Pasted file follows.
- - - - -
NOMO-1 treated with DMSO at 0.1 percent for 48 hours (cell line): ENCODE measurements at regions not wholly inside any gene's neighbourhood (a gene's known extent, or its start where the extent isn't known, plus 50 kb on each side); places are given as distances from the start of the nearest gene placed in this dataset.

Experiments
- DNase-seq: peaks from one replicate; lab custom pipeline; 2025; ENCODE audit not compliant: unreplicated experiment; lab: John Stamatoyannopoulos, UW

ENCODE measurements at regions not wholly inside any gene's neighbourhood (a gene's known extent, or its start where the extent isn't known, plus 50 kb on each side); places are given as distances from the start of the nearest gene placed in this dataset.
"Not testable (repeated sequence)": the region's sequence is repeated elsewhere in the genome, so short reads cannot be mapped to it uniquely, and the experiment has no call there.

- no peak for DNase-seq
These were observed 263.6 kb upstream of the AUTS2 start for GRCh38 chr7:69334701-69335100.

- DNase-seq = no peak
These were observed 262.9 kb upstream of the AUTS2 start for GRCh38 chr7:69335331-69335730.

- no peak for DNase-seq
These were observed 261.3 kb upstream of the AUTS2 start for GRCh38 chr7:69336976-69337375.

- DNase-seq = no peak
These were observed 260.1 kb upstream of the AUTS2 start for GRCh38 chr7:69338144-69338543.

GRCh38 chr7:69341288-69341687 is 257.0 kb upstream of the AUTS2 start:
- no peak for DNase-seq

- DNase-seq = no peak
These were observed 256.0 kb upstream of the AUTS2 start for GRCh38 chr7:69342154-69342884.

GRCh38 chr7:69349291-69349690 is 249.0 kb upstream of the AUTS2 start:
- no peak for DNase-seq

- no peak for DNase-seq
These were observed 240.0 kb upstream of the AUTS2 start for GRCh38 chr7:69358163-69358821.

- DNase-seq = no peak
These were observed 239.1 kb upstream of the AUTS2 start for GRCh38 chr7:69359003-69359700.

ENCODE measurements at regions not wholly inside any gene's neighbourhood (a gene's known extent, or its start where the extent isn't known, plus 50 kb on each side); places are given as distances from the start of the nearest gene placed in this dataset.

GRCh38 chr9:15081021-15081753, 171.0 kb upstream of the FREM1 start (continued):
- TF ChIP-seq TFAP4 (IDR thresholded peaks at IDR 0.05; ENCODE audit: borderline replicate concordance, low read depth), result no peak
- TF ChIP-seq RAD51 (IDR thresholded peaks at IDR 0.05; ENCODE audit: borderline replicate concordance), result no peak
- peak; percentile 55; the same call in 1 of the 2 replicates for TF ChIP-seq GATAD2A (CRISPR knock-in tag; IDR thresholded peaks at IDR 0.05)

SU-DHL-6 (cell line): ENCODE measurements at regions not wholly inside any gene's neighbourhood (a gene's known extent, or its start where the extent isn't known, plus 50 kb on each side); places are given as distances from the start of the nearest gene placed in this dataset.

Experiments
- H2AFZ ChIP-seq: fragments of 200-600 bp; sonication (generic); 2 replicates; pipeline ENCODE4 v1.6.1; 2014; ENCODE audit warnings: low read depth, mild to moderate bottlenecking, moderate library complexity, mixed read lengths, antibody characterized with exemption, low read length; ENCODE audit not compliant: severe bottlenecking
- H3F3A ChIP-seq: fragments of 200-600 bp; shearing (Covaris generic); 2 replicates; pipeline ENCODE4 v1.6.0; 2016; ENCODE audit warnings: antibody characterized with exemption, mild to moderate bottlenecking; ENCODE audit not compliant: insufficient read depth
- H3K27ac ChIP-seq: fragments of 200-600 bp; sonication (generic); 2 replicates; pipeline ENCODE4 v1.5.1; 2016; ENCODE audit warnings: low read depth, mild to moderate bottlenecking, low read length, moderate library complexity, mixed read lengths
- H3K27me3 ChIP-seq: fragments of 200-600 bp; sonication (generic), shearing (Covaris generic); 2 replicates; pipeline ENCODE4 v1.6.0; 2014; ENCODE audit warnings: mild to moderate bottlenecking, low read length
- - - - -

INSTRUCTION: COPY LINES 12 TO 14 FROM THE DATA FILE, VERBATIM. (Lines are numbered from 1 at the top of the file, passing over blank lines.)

- DNase-seq = no peak
These were observed 260.1 kb upstream of the AUTS2 start for GRCh38 chr7:69338144-69338543.

GRCh38 chr7:69341288-69341687 is 257.0 kb upstream of the AUTS2 start: